Remdesivir has been developed by US pharmaceutical company Gilead Sciences | Representational image | Pixabay
Remdesivir has been developed by US pharmaceutical company Gilead Sciences | Representational image | Pixabay
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New Delhi: The Union Ministry of Health has received “multiple reports” of liver damage in Covid-19 patients being treated with remdesivir, one of the drugs that has been touted as a promising treatment for coronavirus, ThePrint has learnt.

According to top sources in the government, the matter of remdesivir use is “being reviewed”. The matter of its side-effects, they said, was raised during a meeting at the ministry Friday. 

“We have received multiple reports both from government hospitals and private hospitals that patients who have been given this drug are showing a sudden rise in levels of alkaline phosphatase, SGOT and SGPT that can lead to liver injury,” said a senior official in the health ministry. “We are gathering more information but this is something we are looking at very closely.” 

Originally developed by the US pharma company Gilead Sciences, remdesivir is allowed for use among Covid-19 patients in India as an “investigational therapy” under emergency-use authorisation. 

Remdesivir is not advised for patients who already show signs of liver damage, but the reports, officials said, mark the first time its use has been linked to liver damage. 

Two Indian players have currently been allowed to sell the drug in India — Cipla and Hetero Labs. Approached for comment on the reports, an official from Hetero Labs said: “We have a very active surveillance programme. We have not got any reports (of liver injury).” 

Cipla did not respond to ThePrint’s mail and text for comment until the time of publishing this report.


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Remdesivir is an ‘investigational therapy’

Alkaline phosphatase is an enzyme that is found in the bile ducts, intestine etc. The levels of alkaline phosphatase are used as a marker of the liver’s health, with elevated levels associated with liver diseases. 

SGPT and SGOT are found in the blood. The levels of these two enzymes, too, indicate the health of the liver and elevated readings are associated with fatty liver, liver cancer etc. 

The latest clinical management protocol for Covid-19, issued last week by the Ministry of Health, say remdesivir should not be used if a patient displays signs of liver damage, has severe renal impairment, is pregnant or lactating, and less than 12 years old. 

The drug has also received emergency-use authorisation (EUA) from the US drug regulator, the Food and Drug Administration (FDA), to treat Covid-19. 

Effect on liver is known

Gilead, in its safety summary about the drug, mentions the possibility of elevated liver enzymes. It says: “In clinical studies with remdesivir, infusion-related reactions and liver transaminase elevations have been observed. Remdesivir should not be used in patients who are hypersensitive to any ingredient of remdesivir. If signs and symptoms of a clinically significant infusion reaction occur, immediately discontinue administration of remdesivir and initiate appropriate treatment.”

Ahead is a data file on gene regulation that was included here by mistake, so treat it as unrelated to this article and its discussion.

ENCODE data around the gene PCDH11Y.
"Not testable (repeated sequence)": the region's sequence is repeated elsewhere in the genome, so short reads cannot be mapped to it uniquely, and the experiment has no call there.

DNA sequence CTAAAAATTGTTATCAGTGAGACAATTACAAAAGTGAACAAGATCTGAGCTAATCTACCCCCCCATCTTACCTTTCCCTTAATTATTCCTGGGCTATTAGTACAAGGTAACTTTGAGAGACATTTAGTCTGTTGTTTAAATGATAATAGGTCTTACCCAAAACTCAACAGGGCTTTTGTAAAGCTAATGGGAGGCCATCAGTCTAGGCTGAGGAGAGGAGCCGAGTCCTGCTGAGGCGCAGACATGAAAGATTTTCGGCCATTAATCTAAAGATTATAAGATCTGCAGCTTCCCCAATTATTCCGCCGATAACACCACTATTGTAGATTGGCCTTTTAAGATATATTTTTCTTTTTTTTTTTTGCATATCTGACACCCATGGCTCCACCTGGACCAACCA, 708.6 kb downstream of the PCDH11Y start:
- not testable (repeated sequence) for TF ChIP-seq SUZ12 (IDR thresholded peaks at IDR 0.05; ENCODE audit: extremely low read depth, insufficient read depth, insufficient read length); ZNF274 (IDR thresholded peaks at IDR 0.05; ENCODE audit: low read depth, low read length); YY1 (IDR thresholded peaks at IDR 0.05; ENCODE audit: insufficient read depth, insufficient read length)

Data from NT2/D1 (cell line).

Treatment by remdesivir requires patients to undergo appropriate clinical and laboratory monitoring to aid early detection of any potential adverse events. 

“Monitor renal and hepatic function prior to initiating and daily during therapy with remdesivir; additionally monitor serum chemistries and hematology daily during therapy. The decision to continue or discontinue remdesivir therapy after development of an adverse event should be made based on the clinical risk/benefit assessment for the individual patient,” the drug-maker stated.


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The drug

Remdesivir, an experimental drug originally developed for Ebola, is a broad-spectrum antiviral

In several studies, it has been shown to have significant benefits for Covid-19 patients. 

In a statement this April, the US government’s National Institutes of Health said hospitalised patients with “advanced Covid-19 and lung involvement who received remdesivir recovered faster than similar patients who received placebo, according to a preliminary data analysis from a randomised, controlled trial involving 1063 patients”.

It added: “Preliminary results indicate that patients who received remdesivir had a 31 per cent faster time to recovery than those who received placebo. Specifically, the median time to recovery was 11 days for patients treated with remdesivir compared with 15 days for those who received placebo. Results also suggested a survival benefit, with a mortality rate of 8.0 per cent for the group receiving remdesivir versus 11.6 per cent for the placebo group”.

However, in a study published in The Lancet the same month, Chinese researchers reported that they could not find any “statistically significant clinical benefits”.

They said: “Although not statistically significant, patients receiving remdesivir had a numerically faster time to clinical improvement than those receiving placebo among patients with symptom duration of 10 days or less. Adverse events were reported in 102 (66 per cent) of 155 remdesivir recipients versus 50 (64 per cent) of 78 placebo recipients. Remdesivir was stopped early because of adverse events in 18 (12 per cent) patients versus four (5 per cent) patients who stopped placebo early.”


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